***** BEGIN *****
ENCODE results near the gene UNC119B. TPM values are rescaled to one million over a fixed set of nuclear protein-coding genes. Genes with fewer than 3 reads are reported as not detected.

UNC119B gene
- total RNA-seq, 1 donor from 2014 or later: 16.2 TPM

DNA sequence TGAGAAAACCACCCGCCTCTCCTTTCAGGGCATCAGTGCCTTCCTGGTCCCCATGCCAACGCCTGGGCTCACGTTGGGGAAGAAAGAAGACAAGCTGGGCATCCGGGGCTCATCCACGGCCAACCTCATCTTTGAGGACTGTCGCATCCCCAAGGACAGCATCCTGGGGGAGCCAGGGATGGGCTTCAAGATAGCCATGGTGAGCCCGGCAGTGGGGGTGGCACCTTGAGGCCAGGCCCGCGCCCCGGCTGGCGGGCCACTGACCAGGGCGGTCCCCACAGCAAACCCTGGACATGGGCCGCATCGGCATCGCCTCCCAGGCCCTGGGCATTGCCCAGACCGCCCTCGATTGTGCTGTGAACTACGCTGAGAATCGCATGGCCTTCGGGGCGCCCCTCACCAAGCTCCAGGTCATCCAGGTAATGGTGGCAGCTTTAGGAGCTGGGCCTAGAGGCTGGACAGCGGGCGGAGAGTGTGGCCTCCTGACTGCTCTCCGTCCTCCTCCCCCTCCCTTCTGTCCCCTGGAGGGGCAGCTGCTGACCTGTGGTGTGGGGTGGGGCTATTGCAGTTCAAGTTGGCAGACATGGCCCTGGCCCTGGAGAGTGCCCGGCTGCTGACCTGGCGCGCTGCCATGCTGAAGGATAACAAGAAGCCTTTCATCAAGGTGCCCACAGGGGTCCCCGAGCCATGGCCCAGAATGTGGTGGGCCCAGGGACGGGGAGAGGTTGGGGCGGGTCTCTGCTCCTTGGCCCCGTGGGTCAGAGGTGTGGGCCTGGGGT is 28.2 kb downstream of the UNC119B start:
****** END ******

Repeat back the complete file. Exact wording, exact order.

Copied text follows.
ENCODE results near the gene UNC119B. TPM values are rescaled to one million over a fixed set of nuclear protein-coding genes. Genes with fewer than 3 reads are reported as not detected.

UNC119B gene
- total RNA-seq, 1 donor from 2014 or later: 16.2 TPM

DNA sequence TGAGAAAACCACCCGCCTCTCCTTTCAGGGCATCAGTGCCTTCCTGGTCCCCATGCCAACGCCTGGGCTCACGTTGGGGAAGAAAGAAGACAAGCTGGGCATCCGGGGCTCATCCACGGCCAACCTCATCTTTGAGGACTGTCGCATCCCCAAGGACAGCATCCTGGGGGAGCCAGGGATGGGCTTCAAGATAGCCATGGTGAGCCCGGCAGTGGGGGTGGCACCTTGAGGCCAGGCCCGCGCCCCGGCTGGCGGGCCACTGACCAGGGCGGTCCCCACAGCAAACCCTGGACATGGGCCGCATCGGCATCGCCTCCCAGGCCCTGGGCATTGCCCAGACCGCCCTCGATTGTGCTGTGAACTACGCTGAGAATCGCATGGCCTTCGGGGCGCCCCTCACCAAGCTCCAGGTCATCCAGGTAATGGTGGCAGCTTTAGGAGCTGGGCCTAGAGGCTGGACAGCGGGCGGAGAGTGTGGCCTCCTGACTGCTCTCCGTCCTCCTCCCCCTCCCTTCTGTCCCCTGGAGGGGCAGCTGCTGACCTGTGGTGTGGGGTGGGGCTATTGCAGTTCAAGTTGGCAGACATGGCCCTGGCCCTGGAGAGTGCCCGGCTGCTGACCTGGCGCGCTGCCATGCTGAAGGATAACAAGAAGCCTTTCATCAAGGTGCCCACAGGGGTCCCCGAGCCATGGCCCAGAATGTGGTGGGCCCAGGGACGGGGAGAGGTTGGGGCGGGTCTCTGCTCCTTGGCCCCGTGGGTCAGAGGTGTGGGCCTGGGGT is 28.2 kb downstream of the UNC119B start: